King’s Folly by Jill Williamson (a review)

Fantasy novels follow  cliche patterns of monarchies, prophecies, and a society filled with doom.  This tale is no exception.  However, Jill Williamson manages to entice the reader to give fantasy another perusal. She creates excitement with chilling scenes of witchcraft and child sacrifice. The characters are imperfect heroes living in a world that is literally crumbling away.  Some believe prophecies that explain how to escape while others choose to ignore the warning signs of peril.

King’s Folly is Book One of a planned trilogy called The Kinsman Chronicles. Ebooks are also available for the Kindle crowd.

I received this book from Bethany House in exchange for a review.



Review- The Quality of Silence by Rosamund Lupton

As an antithesis of the beauty of Alaskan terrain, this tale makes a good winter read with its descriptions of deep cold and a relentless dark in bold silence. It is a winter night that seems to have no end.
A young deaf girl and her mother travel through these elements in search of the girl’s father who must certainly be dead. Of course, things are not as they seem. A villain pursues them through an avalanche, storms, and icy river in much the same way that a monster plods behind a running heroine in an old movie.
One of the disappointments of the book is the constant switching of the point of view. More than one main character was given a turn to tell their piece of the action. The tale would have been more captivating if the child had told the entire story.
Another disappointment was the treatment of the subject of fracking. The dangers of fracking are real. All types of energy production has its dangers. A fictional tale of a stereotypical tyrant will not succeed in convincing a reader to reject fracking as a resource.
This novel is an enticing tale that never quite crosses the threshold of the believable.
I received this book from Blogging for Books in exchange for this review.

Avenue of Spies- A Review of an Alex Kershaw masterpiece

Paris has been called a city of light.  During World War II it became a city of darkness. It was Hitler’s prize and a privilege for high ranking Nazi officers to live on the prestigious Avenue Foch.  Torture chambers were a normal part of some households along this street.  Ordinary French citizens kept their windows and doors tightly shut through the long hot summer to prevent hearing the screams. Paris was a city abandoned to hopelessness and terror.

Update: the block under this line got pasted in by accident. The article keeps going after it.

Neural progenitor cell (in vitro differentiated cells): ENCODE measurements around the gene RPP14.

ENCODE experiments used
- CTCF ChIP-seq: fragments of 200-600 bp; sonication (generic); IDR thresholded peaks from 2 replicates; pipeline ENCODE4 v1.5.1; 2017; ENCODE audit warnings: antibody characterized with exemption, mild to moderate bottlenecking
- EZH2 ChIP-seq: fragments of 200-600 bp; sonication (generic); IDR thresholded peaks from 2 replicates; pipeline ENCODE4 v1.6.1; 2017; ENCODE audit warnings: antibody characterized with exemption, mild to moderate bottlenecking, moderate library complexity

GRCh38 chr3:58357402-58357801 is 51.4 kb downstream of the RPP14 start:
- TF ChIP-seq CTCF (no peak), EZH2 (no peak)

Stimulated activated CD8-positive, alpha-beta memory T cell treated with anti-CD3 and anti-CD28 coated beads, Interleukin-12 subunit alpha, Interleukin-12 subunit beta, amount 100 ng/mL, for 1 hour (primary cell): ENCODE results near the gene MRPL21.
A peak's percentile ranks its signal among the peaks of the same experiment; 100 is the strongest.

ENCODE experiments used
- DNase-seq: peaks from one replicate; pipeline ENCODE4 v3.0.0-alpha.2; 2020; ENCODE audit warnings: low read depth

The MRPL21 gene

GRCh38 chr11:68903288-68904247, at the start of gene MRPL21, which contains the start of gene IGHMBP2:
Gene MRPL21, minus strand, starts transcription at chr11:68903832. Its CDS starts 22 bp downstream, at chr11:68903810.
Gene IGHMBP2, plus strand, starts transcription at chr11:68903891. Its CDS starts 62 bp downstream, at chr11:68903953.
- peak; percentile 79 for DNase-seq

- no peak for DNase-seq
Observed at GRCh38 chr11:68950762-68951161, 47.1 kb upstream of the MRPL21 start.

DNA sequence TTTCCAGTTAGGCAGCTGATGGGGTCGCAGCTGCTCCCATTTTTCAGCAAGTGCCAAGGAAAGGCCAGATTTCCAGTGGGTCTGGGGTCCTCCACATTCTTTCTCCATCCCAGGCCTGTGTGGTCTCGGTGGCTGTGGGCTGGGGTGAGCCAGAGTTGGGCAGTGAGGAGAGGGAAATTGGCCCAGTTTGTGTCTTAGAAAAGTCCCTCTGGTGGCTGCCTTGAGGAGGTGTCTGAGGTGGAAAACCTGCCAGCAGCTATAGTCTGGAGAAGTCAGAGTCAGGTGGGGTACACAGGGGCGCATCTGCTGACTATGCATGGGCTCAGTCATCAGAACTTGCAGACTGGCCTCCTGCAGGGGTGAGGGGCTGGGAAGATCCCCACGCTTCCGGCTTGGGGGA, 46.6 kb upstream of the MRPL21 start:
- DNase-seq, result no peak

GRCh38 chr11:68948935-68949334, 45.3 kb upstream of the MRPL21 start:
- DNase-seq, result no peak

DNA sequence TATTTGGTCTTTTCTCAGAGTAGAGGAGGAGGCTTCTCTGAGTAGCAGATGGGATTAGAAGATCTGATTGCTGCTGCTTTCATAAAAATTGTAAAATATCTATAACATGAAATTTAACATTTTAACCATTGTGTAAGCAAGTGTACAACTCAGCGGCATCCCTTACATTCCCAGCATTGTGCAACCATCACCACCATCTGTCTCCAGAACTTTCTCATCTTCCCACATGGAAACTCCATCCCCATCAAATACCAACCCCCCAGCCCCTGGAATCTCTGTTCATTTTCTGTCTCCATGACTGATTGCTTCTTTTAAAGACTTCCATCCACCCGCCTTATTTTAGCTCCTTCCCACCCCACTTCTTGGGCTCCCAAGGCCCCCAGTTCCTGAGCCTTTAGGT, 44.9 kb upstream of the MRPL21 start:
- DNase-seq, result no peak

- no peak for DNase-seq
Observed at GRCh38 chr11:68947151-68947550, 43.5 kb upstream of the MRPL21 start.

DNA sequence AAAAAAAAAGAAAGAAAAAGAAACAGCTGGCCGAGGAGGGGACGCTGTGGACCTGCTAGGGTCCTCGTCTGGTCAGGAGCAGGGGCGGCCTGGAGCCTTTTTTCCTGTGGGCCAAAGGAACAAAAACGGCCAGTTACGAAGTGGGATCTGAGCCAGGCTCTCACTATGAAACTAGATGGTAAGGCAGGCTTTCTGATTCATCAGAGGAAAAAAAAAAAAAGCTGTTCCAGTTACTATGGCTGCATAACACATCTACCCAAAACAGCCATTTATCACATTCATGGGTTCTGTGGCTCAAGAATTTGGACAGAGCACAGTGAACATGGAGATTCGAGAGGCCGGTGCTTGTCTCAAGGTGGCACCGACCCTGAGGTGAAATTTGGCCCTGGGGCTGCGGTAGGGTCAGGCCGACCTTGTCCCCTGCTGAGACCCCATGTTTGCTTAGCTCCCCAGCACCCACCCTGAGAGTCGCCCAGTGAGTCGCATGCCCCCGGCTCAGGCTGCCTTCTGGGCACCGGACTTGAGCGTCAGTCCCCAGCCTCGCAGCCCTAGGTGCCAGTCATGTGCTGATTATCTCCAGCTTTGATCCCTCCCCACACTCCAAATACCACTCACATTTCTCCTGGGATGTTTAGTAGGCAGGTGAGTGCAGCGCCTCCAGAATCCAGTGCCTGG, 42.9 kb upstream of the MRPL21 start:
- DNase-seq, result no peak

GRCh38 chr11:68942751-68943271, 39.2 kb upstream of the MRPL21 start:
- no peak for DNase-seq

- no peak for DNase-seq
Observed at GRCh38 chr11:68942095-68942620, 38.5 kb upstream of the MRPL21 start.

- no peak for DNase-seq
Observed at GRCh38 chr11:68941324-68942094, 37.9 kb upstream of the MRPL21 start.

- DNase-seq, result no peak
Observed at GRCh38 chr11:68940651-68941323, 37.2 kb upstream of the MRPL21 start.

There were some who resisted the smelting pot of evil. Living on the very same street as several dedicated Nazi officials was one family who was determined to kindle hope and resilience.  The Jackson family endured the increasing pressure of ordinary life in Nazi France while using their home as an extraordinary escape route for those fleeing from the terror.
The Jackson family was determined to resist  the noose of Nazi capture. Even in the face of paying the ultimate price this family knew the value of human life and wanted to see the restoration of Paris.
This anecdote was riveting, terrifying, and informative.  It deserves to be on the list of “must reads”  for history.

Tarzan and the Foreign Legion- a GUEST REVIEW by Keith Mecklem

Tarzan and the Foreign Legion is the last of the original Tarzan books by Edgar Rice Burroughs. The story was classic Tarzan except for some celebrity schmoozing by the author.

Written and released in post-World War 1946, the plot has Colonel Clayton of the Royal Air Force fighting “Japs” on a south Pacific island after his plane crash lands. If the term “Japs” offends you, remember it reflects the attitude of the entire country in 1946. Japanese methods of fighting and brutal treatment of POWs led to extreme hate for all things Japan.

The author continuously drops Hollywood names, even having a main character comment that Tarzan looks like Johnny Weissmuller. None of the characters can believe it really is the Tarzan of stories from their youth. Tarzan, who fought Germans in WWI, tells them of an episode in Tarzan’s Quest that might account for his long life.

The cover is interesting because Tarzan never fights a shark until the 3rd from the last page of the book. The fight is less than a paragraph. The artist must have flipped a few pages and drew the first action he found. That was common with these early paperback editions.

I enjoyed the story on its own merits. Short, snappy chapters. Cliff-hangers. Lots of action. Bad guys who get what’s coming to them. Heroic American airmen. Strong and beautiful women. South Seas island. What more could a reader want?

Keith Mecklem's photo.

A Warrior’s Memoir- Shadow on the Mountain

Shadow of the Mountain by Cliff Graham is the retelling of sections of the Book of Exodus by the biblical Caleb. He is an old man who leads his men into battle even as his body is beginning to break down. The story is written as Caleb relates his life tales to his nephew.
The most obvious difficulty with this kind of novel is telling a story that most people already know. It is inherently predictable. Graham solves this problem in 2 ways. He uses Caleb’s pre-Exodus memories to give Caleb a background that the reader learns along with Caleb’s nephew and he describes battle scenes with breathtaking action. As part of Caleb’s life before he met Moses, he lived in Egypt and developed relationships with the people there. He was devastated by the events of the plagues and also harassed by the Anakim.
Graham is a very convincing storyteller who uses his own experiences as a former soldier to paint an effective life account of a biblical warrior.
My favorite quote is on the back cover:”May it be written that my woman loved me, my children admired me, and the enemy feared me.”
I received this book for free from Baker Publishing House in exchange for an honest review.